Demon Slayer and the question of canonical anime movies

When I think of anime movies, the first thing that comes to mind is something like A Silent Voice or Akira — movies where the original source material was adapted into a standalone, self-contained film as opposed to an episodic series. Miyazaki’s Studio Ghibli works also spring immediately to mind, as they’re written to be films before anything else. 

What I want to talk about today, however, is a film that managed to completely destroy the Japanese box office — Demon Slayer: Mugen Train. This piece will be part review, but more so an opinion piece based on my feelings towards long-running anime series, typically of the  shounen variety, and whether their movies are canonical or self-contained — and the pros and cons of each approach. 

I don’t really want to throw shade at the reviews that decided to ignore the fact this film was a continuation of the series… but it was made very clear that Demon Slayer: Mugen Train was going to continue exactly where the last episode of the first season left off. You were expected to be all caught up, or the train was leaving without you.

I will be diving into some of the details regarding the Demon Slayer film as well as some other anime films, so consider this your warning — Spoilers ahead!

Demon Slayer - Self-Contained vs Canon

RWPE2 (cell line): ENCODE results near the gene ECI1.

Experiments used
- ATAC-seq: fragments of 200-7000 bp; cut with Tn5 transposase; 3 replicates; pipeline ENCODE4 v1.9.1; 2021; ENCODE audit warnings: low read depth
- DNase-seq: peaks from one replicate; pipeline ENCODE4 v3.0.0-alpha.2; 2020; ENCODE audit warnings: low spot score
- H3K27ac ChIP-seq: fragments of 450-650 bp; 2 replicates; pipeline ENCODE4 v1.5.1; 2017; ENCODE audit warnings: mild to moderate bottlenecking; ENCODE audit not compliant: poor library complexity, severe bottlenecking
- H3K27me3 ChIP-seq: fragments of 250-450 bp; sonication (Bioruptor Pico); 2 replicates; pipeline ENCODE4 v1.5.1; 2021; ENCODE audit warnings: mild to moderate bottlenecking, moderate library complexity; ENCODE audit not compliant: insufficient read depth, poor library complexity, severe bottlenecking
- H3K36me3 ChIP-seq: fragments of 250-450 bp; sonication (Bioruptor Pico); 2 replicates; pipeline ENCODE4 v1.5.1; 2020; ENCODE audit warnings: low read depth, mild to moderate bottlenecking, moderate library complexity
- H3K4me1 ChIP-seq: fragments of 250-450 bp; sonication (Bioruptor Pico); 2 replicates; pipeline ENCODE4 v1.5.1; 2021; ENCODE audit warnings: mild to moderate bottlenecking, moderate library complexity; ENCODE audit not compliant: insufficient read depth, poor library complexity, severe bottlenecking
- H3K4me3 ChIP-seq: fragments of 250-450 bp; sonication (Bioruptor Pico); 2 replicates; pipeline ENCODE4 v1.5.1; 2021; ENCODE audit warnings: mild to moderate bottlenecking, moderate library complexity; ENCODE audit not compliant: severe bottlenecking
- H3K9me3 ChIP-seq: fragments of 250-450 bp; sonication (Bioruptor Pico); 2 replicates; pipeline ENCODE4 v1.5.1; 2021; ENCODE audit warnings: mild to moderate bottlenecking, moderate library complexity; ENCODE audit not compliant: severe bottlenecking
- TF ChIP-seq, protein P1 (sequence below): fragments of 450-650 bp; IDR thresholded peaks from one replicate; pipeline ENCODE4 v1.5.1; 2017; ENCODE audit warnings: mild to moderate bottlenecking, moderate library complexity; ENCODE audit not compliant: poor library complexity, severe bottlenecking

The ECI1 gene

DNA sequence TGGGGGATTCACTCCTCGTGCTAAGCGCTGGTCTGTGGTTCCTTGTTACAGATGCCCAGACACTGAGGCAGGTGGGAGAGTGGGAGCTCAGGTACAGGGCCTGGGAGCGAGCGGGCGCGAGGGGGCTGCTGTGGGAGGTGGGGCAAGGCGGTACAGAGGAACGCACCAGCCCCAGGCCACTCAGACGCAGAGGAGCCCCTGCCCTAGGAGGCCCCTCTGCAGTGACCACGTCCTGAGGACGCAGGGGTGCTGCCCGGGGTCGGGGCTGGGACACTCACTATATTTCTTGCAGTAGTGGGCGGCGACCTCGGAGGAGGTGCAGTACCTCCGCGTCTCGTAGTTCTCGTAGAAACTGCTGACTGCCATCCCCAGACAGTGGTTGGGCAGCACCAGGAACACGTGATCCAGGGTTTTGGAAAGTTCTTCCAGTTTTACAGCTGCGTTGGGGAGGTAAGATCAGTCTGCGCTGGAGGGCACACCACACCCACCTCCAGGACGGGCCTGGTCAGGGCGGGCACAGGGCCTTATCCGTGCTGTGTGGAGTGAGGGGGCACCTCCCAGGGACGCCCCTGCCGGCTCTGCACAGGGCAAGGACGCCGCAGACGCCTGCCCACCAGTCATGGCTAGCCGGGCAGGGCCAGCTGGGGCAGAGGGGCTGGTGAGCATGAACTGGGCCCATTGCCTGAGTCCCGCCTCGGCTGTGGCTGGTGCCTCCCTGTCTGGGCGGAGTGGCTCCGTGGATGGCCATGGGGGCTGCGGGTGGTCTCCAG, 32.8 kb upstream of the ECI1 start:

Total concentration: feature-length form — box office destroyer!

Let’s talk about the Demon Slayer film first, as I would like to get my opinions on it out there. It was a lot of fun! I greatly enjoyed what I watched, but I don’t think it is by any means a perfect film and I do think that some of the problems — certainly towards the end — are due to it being a film rather than episodes of a season.

It goes without saying that, when it comes to visuals, Ufotable knocks it out of the park and greatly improves upon the original source material from the manga. It retains all of the unique and most beloved elements that the first season of the anime had, and Ufotable even managed to elevate the game even further when it comes to the use of dynamic cameras in fast-paced action scenes. 

The way in which the dream sequences were adapted was absolutely amazing and certainly conjured up an emotional response from myself. Although Tanjiro’s dreams were on the darker and emotional side, the balance was maintained when Zenitsu’s and Inosuke’s dream scenes were shown. 

The 3D CG scenes in Demon Slayer: Mugen Train most definitely weren’t anything impressive, however. This might be because of Ufotable’s incredible work on both the characters and the scenery, but the 3D sections of the film looked extremely poor and painfully out of place on screen — and this was only made worse by how long they remained a focus of the on-screen action. 

Rengoku without a doubt steals the film. Despite him being absent from the action for a decent portion of the movie, my opinion of the character transformed massively within the span of the movie. It went from being “I swear to God, if this man says ‘Umai!’ one more time…” to me crying for him during the finale. 

Demon Slayer - Self-Contained vs Canon

Self-contained story vs canon

Now back to what I was originally aiming to talk about. When it comes to anime movies, such as the One Piece films or My Hero Academia films, they tend to keep their stories self-contained — by which I mean they aren’t arcs or stories that take place in the original source material. They do, however, referenced focus on characters that are known or have been mentioned within that specific world.